NEW ORLEANS/BAYOU LABATRE, Alabama – The last thing veteran shrimp fisherman Jack Hill expected to catch when he participated in efforts to clean up the massive Deepwater Horizon blowout of April 20, 2010 was cancer.
Hill, 54, spent five and a half months at sea after the spill blackened the Gulf of Mexico. Serving as first mate to his best friend and captain, Buster Johnson, on the 94-foot Roll Tide shrimp trawler,Hill and his crew hauled a 150,000 barrel skimmer imported from Norway, crawling at a tediously slow pace of two knots per hour through the darkest, most stinking, fetid, eye-burning slick of oozing reddish slime and chemicals imaginable.
The constituents of this sludge where a mixture of Gulf sweet crude and the oil dispersant Corexit, which when added to oil increases its toxicity by 52 times, according to a 2012 peer reviewed scientific article published in the journal Environmental Pollution.
The pantheon of debilitating illnesses resulting from exposure to crude and Corexit are well established in the press, watch dog groups and confirmed by interviews with former clean up workers of all stripes conducted by Bellona through late July and August.
They include acute respiratory problems, recurring skin rashes and legions, cardiovascular complications, gastrointestinal impacts, migraines, short-term memory loss, longer term neurological difficulties, vision impairment, and eventual disability or death from the combined symptoms.
Other long term effects that are just beginning to show up are birth defects in children born to mothers who were exposed to Corexit during the disaster – some affected as tangentially as washing clothes stained with oil. Recent local media reports cite rises in autism among coastal children who were in utero or very young during the cleanup.
All of that from a dispersant famously declared by one BP spill supervisor in the heat of the disaster to be “as safe as dishwashing liquid.”
In keeping with perpetuating this notion, the federal district court in New Orleans currently assessing damages owed by BP has thrown each of those ailments out as criteria for medical compensation, Dr. Michael Robichaux, who treated hundreds of spill victims, told Bellona by phone from Raceland, Louisiana.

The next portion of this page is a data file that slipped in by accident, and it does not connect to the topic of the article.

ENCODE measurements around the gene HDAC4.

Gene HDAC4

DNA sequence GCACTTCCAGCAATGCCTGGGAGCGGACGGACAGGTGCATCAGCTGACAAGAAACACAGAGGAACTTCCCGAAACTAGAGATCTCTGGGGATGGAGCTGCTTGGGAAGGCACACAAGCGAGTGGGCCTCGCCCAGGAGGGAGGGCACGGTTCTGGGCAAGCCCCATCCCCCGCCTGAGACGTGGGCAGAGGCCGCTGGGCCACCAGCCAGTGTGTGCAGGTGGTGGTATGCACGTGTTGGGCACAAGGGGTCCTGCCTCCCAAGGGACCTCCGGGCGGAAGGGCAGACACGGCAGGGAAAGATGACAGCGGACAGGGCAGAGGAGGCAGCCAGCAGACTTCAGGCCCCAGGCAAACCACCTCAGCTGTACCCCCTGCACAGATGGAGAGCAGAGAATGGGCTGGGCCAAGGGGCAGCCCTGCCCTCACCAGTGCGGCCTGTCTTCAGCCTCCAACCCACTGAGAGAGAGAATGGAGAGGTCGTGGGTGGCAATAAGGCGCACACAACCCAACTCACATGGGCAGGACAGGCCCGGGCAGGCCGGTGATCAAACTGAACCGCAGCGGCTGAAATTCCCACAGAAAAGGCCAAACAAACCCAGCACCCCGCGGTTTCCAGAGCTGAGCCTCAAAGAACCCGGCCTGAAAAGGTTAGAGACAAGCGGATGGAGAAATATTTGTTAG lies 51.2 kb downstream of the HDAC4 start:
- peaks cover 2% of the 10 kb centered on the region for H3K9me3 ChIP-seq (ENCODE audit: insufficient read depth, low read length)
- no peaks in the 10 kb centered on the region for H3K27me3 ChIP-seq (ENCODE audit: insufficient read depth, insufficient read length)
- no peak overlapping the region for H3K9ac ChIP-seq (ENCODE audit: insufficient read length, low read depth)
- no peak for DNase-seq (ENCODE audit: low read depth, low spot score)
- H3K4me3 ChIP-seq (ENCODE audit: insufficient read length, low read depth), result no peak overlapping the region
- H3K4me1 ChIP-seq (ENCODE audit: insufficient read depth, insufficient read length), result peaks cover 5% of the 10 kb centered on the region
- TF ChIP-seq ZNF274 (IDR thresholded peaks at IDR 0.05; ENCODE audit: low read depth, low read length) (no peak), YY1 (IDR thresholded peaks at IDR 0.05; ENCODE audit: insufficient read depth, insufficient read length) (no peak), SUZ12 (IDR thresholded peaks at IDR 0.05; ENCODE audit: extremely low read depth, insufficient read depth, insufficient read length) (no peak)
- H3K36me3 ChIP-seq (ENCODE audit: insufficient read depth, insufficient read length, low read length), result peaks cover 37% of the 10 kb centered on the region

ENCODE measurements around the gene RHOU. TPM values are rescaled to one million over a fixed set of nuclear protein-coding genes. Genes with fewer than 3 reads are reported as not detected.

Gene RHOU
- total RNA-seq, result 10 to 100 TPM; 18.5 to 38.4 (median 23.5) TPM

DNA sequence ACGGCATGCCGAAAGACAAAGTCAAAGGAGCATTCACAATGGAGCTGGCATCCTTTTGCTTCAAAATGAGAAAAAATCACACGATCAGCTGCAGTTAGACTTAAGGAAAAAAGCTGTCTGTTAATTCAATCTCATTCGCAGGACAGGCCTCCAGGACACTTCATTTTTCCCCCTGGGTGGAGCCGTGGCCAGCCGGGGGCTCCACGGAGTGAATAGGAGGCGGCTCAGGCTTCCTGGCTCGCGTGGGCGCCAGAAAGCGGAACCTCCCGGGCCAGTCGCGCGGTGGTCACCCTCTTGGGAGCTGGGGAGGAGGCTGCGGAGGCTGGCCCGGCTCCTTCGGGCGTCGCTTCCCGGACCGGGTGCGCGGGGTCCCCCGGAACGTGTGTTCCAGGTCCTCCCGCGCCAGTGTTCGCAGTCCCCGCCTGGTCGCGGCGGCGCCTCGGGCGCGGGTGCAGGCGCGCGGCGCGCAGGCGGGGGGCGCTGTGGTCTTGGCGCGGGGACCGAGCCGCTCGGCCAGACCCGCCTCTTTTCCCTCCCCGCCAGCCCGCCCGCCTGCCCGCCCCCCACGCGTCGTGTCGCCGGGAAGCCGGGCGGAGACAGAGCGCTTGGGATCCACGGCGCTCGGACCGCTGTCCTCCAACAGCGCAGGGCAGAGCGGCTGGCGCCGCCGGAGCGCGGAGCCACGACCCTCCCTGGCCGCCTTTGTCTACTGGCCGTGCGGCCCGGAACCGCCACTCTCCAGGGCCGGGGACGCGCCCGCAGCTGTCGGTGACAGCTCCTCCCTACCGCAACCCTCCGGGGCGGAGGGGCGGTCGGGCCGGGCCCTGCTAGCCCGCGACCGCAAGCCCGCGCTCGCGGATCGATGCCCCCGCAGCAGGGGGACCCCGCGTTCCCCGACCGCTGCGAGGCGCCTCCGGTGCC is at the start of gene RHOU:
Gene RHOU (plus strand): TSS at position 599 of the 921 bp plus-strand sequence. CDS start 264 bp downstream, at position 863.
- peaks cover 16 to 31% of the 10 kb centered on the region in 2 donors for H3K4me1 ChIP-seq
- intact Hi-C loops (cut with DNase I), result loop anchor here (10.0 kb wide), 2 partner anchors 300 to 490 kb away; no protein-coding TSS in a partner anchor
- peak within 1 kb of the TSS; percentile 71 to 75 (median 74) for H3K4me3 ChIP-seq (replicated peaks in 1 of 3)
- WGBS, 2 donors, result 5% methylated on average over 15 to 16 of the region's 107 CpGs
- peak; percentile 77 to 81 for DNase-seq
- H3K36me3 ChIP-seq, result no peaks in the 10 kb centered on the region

But cancer as a longer-term result of exposure to the BP spill has been until recently an outcome much of the medical community, big oil, some marine researchers, and even many non-profits have been reluctant to acknowledge. It’s a hot-potato topic, they say. Too dicey. Too speculative. Too dangerous. Even Dr. Robichaux an ardent health advocate for former cleanup workers, shied away from drawing any conclusions connecting Hill’s cancer to Corexit.
But the biggest effect of mentioning the “C” word, says Marylee Orr, Executive Director of the Louisiana Environmental Action Network (LEAN) – the go-to organization for tallying the health aftermath of the BP spill – is that it causes hard wrought research dollars for establishing the health link to dry up as fast as BP claims its oil has.
Cancer gaining acknowledgement
More recently, the condition of Hill, 54, is no longer surprising, say doctors, environmental scientists, non-profits like LEAN and whistleblower organizations that are dealing with health issues arising from the 87 day, 4.9 million barrel geyser unleashed by the Deepwater Horizon explosion.
The rising incidence of cancer is something these doctors and scientists – who are willing to speak with media despite continued BP pressure – are agreeing is the second, and possibly darker, phase of what President Barack Obama in 2010 called “the worst environmental disaster in American history.”
According to Dr. Wilma Subra, a MacArthur Foundation “genius award” winning environmental scientist based in New Iberia, Louisiana, Obama may not have realized how prophetic his words were.
“I think very definitely that we have reached a stage in this disaster when we will begin to see more incidents of cancer,” Dr. Subra told Bellona. “It is, in fact, already happening and it should be an issue of grave governmental concern – long-term exposure to Corexit can cause cancer.”